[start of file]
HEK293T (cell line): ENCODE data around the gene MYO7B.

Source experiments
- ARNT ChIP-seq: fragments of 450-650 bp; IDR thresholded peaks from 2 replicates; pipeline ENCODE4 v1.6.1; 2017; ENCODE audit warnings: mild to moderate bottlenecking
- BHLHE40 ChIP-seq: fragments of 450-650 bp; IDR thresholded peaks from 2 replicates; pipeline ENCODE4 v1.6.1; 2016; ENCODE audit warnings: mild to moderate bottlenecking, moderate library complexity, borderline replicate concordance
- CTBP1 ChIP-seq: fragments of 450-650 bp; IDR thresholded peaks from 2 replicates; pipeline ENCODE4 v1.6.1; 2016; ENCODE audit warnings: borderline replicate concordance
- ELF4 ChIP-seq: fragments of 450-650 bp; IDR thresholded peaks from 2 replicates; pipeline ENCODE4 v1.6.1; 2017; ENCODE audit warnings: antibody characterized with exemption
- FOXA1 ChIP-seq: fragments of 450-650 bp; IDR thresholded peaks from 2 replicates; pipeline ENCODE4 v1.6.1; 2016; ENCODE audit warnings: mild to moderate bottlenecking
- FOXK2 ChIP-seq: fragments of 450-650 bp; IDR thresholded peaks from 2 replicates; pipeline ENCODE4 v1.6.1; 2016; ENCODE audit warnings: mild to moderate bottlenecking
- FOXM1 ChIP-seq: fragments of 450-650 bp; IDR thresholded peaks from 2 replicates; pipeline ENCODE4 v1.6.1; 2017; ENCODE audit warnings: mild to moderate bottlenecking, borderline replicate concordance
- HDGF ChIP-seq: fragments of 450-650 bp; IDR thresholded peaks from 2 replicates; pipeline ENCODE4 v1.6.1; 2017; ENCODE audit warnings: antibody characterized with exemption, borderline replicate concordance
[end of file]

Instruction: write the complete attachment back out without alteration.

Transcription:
HEK293T (cell line): ENCODE data around the gene MYO7B.

Source experiments
- ARNT ChIP-seq: fragments of 450-650 bp; IDR thresholded peaks from 2 replicates; pipeline ENCODE4 v1.6.1; 2017; ENCODE audit warnings: mild to moderate bottlenecking
- BHLHE40 ChIP-seq: fragments of 450-650 bp; IDR thresholded peaks from 2 replicates; pipeline ENCODE4 v1.6.1; 2016; ENCODE audit warnings: mild to moderate bottlenecking, moderate library complexity, borderline replicate concordance
- CTBP1 ChIP-seq: fragments of 450-650 bp; IDR thresholded peaks from 2 replicates; pipeline ENCODE4 v1.6.1; 2016; ENCODE audit warnings: borderline replicate concordance
- ELF4 ChIP-seq: fragments of 450-650 bp; IDR thresholded peaks from 2 replicates; pipeline ENCODE4 v1.6.1; 2017; ENCODE audit warnings: antibody characterized with exemption
- FOXA1 ChIP-seq: fragments of 450-650 bp; IDR thresholded peaks from 2 replicates; pipeline ENCODE4 v1.6.1; 2016; ENCODE audit warnings: mild to moderate bottlenecking
- FOXK2 ChIP-seq: fragments of 450-650 bp; IDR thresholded peaks from 2 replicates; pipeline ENCODE4 v1.6.1; 2016; ENCODE audit warnings: mild to moderate bottlenecking
- FOXM1 ChIP-seq: fragments of 450-650 bp; IDR thresholded peaks from 2 replicates; pipeline ENCODE4 v1.6.1; 2017; ENCODE audit warnings: mild to moderate bottlenecking, borderline replicate concordance
- HDGF ChIP-seq: fragments of 450-650 bp; IDR thresholded peaks from 2 replicates; pipeline ENCODE4 v1.6.1; 2017; ENCODE audit warnings: antibody characterized with exemption, borderline replicate concordance